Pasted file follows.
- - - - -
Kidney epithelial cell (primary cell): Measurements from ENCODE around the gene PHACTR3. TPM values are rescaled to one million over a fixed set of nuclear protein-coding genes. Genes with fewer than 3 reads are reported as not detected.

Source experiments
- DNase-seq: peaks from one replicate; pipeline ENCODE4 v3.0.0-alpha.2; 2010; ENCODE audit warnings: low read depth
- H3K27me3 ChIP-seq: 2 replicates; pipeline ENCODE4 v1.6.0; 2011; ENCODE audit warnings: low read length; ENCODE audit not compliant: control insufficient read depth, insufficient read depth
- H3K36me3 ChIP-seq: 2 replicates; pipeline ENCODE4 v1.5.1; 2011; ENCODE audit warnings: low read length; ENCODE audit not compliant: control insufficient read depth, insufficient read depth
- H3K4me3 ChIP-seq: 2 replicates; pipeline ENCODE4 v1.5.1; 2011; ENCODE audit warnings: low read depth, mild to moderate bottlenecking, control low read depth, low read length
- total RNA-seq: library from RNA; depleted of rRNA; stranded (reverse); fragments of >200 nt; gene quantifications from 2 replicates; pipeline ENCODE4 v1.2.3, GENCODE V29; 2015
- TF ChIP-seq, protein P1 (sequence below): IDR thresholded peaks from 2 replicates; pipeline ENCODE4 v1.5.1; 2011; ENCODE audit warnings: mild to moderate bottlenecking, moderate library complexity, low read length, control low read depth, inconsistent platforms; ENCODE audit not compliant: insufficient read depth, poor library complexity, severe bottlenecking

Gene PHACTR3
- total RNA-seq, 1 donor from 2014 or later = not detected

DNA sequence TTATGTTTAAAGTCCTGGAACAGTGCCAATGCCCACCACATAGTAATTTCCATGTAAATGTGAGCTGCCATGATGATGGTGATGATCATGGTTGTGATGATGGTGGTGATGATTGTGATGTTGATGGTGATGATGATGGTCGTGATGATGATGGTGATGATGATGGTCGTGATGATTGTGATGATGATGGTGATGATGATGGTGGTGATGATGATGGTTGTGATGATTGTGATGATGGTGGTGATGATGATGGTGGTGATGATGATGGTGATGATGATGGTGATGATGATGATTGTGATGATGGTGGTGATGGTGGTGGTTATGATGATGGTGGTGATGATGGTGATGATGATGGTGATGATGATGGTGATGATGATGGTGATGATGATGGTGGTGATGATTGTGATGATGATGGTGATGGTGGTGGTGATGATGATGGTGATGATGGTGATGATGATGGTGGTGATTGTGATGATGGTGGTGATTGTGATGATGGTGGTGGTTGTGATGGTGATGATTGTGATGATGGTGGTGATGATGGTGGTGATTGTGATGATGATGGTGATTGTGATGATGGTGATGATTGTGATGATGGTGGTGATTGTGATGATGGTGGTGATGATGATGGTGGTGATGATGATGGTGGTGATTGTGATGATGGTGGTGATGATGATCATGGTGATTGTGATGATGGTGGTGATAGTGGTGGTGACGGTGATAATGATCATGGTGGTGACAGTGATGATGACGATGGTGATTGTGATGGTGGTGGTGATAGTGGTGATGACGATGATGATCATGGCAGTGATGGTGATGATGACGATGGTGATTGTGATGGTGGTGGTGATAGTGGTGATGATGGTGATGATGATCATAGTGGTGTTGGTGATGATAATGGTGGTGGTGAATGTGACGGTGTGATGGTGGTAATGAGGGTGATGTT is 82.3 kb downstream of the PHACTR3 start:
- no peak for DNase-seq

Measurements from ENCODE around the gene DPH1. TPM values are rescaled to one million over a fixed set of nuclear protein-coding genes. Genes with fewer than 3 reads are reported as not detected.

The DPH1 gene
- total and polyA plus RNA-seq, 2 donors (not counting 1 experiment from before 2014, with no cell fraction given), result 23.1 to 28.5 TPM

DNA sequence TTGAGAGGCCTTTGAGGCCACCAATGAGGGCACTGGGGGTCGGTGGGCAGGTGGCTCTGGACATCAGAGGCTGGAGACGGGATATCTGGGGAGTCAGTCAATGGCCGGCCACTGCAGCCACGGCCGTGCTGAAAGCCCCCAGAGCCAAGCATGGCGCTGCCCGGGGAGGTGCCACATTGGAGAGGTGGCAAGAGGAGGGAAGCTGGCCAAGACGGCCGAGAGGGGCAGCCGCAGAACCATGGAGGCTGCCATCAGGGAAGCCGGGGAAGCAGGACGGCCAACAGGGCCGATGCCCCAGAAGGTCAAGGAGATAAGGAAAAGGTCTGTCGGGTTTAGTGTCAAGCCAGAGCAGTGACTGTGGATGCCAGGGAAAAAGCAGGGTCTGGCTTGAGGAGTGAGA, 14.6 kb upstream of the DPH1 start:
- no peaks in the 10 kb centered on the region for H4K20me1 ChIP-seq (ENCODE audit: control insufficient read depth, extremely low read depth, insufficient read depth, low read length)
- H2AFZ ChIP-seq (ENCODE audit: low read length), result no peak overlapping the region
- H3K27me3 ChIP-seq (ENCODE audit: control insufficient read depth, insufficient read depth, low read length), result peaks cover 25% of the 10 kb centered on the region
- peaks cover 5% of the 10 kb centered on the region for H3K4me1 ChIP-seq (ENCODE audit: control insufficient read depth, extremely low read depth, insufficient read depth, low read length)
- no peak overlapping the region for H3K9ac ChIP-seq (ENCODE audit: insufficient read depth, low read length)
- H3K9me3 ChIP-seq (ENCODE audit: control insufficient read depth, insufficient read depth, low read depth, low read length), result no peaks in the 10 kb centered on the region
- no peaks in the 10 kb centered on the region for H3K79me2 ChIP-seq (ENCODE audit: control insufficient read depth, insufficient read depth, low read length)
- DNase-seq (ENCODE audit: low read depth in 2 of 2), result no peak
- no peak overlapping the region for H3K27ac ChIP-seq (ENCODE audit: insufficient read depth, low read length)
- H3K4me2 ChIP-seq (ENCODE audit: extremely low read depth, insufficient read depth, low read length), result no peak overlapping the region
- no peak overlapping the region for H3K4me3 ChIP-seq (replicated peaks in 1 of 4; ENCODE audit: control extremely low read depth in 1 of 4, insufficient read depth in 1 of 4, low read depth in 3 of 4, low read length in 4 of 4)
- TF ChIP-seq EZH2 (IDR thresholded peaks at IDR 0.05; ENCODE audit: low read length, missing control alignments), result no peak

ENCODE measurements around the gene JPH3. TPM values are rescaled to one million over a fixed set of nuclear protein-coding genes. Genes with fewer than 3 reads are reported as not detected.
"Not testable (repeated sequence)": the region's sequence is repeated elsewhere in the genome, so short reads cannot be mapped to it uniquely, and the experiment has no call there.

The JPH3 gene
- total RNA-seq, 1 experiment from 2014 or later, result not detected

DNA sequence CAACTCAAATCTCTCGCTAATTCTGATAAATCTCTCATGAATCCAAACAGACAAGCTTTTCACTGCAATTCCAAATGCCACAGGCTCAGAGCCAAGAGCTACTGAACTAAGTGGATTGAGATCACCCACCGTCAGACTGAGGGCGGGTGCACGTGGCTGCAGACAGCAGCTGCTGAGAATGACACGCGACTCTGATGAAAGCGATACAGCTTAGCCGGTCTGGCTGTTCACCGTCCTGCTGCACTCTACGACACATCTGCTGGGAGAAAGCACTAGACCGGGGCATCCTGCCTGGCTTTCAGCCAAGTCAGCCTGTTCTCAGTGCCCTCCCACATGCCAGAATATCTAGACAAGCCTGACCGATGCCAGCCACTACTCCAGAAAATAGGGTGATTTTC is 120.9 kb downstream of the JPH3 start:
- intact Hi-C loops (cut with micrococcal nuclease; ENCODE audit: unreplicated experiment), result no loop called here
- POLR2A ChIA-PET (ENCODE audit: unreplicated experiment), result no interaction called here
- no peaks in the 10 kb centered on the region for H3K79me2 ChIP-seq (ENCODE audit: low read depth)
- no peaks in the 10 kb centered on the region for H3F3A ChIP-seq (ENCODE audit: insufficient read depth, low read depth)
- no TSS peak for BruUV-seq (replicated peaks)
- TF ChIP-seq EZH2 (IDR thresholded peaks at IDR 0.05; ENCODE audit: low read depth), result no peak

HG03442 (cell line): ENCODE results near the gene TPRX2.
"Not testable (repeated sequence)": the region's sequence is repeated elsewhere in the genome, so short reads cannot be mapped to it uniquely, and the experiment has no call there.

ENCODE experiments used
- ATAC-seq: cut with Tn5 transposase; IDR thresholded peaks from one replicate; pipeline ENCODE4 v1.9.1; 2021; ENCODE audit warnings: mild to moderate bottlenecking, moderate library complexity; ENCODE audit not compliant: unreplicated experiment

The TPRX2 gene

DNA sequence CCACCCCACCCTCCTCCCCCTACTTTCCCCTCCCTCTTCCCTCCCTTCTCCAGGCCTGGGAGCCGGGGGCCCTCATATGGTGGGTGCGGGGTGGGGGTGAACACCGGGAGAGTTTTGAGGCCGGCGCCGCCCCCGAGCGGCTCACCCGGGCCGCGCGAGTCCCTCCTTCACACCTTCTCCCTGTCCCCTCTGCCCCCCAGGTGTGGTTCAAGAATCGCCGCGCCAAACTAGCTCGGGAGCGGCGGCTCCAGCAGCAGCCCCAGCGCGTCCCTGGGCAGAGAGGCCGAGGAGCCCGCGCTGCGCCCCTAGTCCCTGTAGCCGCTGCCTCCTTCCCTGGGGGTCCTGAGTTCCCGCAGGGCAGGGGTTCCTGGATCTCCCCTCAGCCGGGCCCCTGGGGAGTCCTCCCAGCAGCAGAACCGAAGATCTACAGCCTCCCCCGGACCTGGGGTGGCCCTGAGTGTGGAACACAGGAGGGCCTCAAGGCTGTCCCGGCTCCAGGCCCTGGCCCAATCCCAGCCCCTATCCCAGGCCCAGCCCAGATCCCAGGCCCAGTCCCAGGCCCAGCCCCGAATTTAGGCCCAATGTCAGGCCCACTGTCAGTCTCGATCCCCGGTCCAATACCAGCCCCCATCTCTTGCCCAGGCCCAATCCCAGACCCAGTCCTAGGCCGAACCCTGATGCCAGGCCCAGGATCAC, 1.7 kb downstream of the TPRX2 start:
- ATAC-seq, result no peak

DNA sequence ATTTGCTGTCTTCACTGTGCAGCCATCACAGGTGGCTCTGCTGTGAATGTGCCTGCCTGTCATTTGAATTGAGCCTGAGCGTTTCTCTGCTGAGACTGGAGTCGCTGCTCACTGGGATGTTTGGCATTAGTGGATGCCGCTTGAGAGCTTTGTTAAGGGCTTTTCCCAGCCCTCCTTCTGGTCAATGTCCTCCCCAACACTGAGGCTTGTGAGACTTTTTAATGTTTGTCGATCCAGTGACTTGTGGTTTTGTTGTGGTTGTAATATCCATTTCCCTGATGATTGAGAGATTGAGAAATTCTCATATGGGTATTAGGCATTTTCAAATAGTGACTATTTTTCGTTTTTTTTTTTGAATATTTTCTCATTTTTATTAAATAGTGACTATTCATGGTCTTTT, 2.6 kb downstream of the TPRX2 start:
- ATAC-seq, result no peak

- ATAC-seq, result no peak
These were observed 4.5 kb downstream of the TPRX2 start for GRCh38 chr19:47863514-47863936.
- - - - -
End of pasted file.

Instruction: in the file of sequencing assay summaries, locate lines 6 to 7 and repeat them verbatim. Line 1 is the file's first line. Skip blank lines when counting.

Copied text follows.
- H3K4me3 ChIP-seq: 2 replicates; pipeline ENCODE4 v1.5.1; 2011; ENCODE audit warnings: low read depth, mild to moderate bottlenecking, control low read depth, low read length
- total RNA-seq: library from RNA; depleted of rRNA; stranded (reverse); fragments of >200 nt; gene quantifications from 2 replicates; pipeline ENCODE4 v1.2.3, GENCODE V29; 2015